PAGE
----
According to the report, government law agencies and courts were much more skeptical about GenAI. Just 40% of agencies and 47% of courts believe that GenAI should be applied to their work.  

The rationale for using GenAI comes down to the business impact of the technology. Legal industry respondents see a great potential for cost savings. They also recognize that it could allow professionals to spend more time on high-value tasks and see its potential to help with quality control.  

According to one law firm partner, “It will, if used correctly, make it possible to provide more efficient legal services and advice and at a higher quality and speed. Access to justice has been a growing problem since I started practice over 20 years ago and this could be a game changer.” 

There are hesitations about GenAI in legal. First are concerns about reliability and accuracy of GenAI solutions. One way around this concern is to choose a tool that draws from content you trust. And users must verify the sources of all information the tool provides. AI-Assisted Research from Westlaw Precision provides summaries and recommends cases for your legal matter – and it tells you exactly how it arrived at its answers, with links to the relevant cases.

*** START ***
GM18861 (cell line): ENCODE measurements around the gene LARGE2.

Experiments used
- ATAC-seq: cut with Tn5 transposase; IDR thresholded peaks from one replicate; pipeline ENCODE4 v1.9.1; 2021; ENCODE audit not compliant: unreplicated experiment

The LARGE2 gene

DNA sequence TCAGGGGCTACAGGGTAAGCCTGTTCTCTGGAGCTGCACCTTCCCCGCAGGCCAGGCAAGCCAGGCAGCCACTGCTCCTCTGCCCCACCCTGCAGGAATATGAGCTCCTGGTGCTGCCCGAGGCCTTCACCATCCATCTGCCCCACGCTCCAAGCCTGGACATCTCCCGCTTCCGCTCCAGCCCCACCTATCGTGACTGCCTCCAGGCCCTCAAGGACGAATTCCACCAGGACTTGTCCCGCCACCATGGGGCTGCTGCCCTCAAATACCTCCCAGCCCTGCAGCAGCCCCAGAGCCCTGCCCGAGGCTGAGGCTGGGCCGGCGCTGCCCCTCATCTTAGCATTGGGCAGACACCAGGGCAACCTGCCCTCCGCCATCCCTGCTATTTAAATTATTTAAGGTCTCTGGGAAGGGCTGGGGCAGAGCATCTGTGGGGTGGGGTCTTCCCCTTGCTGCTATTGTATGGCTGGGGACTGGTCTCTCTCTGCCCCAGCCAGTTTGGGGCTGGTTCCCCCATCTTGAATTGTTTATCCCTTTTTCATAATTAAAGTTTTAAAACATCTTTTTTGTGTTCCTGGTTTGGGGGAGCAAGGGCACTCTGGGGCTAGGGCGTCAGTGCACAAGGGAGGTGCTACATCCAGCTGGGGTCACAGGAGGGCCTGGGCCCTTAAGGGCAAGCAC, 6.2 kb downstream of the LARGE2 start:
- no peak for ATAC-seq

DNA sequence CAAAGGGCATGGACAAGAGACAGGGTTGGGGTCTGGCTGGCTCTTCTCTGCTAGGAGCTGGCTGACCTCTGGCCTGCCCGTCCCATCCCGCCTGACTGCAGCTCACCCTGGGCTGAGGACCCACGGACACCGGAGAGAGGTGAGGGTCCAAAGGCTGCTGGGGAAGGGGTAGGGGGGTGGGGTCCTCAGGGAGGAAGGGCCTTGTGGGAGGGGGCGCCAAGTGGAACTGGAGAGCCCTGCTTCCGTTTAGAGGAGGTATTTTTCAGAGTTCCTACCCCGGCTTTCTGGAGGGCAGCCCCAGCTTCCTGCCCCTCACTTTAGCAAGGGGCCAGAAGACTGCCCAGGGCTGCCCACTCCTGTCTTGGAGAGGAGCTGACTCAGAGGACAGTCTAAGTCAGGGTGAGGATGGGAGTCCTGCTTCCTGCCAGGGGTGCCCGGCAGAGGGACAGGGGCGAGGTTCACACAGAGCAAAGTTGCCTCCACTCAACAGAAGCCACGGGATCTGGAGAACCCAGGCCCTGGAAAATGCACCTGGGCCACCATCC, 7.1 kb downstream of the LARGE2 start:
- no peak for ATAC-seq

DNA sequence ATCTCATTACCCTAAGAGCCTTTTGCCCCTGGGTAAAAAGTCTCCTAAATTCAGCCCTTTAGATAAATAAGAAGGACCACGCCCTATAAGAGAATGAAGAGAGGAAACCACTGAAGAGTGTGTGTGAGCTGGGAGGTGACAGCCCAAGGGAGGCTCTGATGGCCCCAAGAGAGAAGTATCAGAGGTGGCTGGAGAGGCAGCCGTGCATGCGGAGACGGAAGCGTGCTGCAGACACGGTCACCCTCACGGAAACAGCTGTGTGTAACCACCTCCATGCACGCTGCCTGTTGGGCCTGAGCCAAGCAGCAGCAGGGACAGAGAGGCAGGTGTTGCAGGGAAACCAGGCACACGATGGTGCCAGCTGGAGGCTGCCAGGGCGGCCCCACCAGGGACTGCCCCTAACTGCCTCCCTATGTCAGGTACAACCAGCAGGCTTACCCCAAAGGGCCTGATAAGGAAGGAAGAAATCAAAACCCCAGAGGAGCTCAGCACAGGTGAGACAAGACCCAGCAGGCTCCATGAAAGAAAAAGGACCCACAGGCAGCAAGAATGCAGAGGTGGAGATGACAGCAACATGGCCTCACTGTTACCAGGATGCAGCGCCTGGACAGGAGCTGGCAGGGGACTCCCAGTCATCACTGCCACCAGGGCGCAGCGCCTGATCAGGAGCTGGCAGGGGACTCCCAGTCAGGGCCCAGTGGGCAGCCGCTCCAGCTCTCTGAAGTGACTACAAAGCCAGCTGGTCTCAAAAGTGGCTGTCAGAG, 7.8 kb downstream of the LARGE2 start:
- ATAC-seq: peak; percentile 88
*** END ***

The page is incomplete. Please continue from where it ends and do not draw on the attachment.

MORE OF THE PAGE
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There is also some concern about a lack of human touch or intuition in the tools. “It has some applications, but I don’t believe that it can replace counsel entirely,” said one law firm partner. “Much of what we do is a function of feel, circumstances, personality, etc. which I believe is difficult to replicate with a computer.” 

GenAI cannot replace humans in the delivery of legal services. It simply augments their effort, taking the rote work of sifting through cases and contracts to arrive at your strategy. Humans have to be in charge of verifying results, developing their strategy, and getting their clients, colleagues, business partners, and other stakeholders on board.